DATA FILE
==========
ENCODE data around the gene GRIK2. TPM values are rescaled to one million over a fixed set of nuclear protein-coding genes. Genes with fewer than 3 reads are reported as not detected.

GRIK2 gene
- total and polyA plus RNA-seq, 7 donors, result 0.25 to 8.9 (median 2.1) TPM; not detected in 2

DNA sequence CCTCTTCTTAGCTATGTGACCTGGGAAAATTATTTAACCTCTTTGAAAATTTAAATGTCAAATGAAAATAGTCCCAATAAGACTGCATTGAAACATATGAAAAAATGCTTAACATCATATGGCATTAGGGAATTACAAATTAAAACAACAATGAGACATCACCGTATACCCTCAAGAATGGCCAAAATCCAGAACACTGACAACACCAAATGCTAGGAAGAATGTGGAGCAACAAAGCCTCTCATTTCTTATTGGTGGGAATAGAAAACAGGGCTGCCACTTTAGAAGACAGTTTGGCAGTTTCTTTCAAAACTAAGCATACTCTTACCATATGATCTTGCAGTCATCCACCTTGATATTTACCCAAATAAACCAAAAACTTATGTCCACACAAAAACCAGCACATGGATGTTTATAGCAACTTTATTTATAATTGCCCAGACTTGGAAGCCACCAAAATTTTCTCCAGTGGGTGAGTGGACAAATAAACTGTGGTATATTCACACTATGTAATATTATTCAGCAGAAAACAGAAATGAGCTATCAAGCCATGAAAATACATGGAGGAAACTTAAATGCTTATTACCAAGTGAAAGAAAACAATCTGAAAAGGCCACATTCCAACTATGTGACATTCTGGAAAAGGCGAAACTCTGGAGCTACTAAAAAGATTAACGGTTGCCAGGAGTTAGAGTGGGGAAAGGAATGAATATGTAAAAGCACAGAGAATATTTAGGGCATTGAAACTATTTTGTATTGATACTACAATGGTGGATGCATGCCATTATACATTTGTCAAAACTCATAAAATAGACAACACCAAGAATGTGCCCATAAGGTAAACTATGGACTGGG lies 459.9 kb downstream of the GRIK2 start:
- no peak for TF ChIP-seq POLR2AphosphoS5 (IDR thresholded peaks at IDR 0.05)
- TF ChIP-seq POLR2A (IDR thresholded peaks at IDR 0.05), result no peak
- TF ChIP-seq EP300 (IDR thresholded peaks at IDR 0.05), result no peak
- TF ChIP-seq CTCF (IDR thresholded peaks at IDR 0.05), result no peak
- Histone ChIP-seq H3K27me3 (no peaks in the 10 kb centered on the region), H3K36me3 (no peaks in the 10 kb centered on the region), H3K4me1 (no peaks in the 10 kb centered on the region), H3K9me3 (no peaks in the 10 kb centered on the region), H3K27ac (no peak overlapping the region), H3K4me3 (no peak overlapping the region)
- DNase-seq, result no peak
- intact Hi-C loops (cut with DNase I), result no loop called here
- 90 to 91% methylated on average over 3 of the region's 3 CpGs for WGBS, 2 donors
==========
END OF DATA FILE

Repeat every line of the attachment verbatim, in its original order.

ENCODE data around the gene GRIK2. TPM values are rescaled to one million over a fixed set of nuclear protein-coding genes. Genes with fewer than 3 reads are reported as not detected.

GRIK2 gene
- total and polyA plus RNA-seq, 7 donors, result 0.25 to 8.9 (median 2.1) TPM; not detected in 2

DNA sequence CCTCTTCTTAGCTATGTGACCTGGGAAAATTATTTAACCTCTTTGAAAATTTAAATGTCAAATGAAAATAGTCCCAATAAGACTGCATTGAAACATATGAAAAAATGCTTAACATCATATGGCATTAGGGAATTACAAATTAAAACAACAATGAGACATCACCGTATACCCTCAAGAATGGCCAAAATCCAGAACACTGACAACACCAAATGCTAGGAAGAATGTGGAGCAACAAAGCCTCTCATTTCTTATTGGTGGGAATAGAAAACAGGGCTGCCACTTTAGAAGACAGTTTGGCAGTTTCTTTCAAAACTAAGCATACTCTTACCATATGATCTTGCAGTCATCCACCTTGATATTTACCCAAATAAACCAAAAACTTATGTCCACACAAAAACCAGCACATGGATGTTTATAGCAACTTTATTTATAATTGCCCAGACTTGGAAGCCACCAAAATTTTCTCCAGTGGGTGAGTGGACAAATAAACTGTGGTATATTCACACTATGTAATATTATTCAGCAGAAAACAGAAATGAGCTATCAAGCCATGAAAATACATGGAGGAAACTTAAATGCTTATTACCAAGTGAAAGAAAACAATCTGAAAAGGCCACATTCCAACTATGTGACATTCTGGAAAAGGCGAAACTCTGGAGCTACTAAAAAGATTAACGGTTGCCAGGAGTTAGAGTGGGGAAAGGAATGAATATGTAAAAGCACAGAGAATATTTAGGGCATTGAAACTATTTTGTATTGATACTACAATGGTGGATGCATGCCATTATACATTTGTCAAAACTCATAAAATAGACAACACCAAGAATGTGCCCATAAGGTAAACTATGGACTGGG lies 459.9 kb downstream of the GRIK2 start:
- no peak for TF ChIP-seq POLR2AphosphoS5 (IDR thresholded peaks at IDR 0.05)
- TF ChIP-seq POLR2A (IDR thresholded peaks at IDR 0.05), result no peak
- TF ChIP-seq EP300 (IDR thresholded peaks at IDR 0.05), result no peak
- TF ChIP-seq CTCF (IDR thresholded peaks at IDR 0.05), result no peak
- Histone ChIP-seq H3K27me3 (no peaks in the 10 kb centered on the region), H3K36me3 (no peaks in the 10 kb centered on the region), H3K4me1 (no peaks in the 10 kb centered on the region), H3K9me3 (no peaks in the 10 kb centered on the region), H3K27ac (no peak overlapping the region), H3K4me3 (no peak overlapping the region)
- DNase-seq, result no peak
- intact Hi-C loops (cut with DNase I), result no loop called here
- 90 to 91% methylated on average over 3 of the region's 3 CpGs for WGBS, 2 donors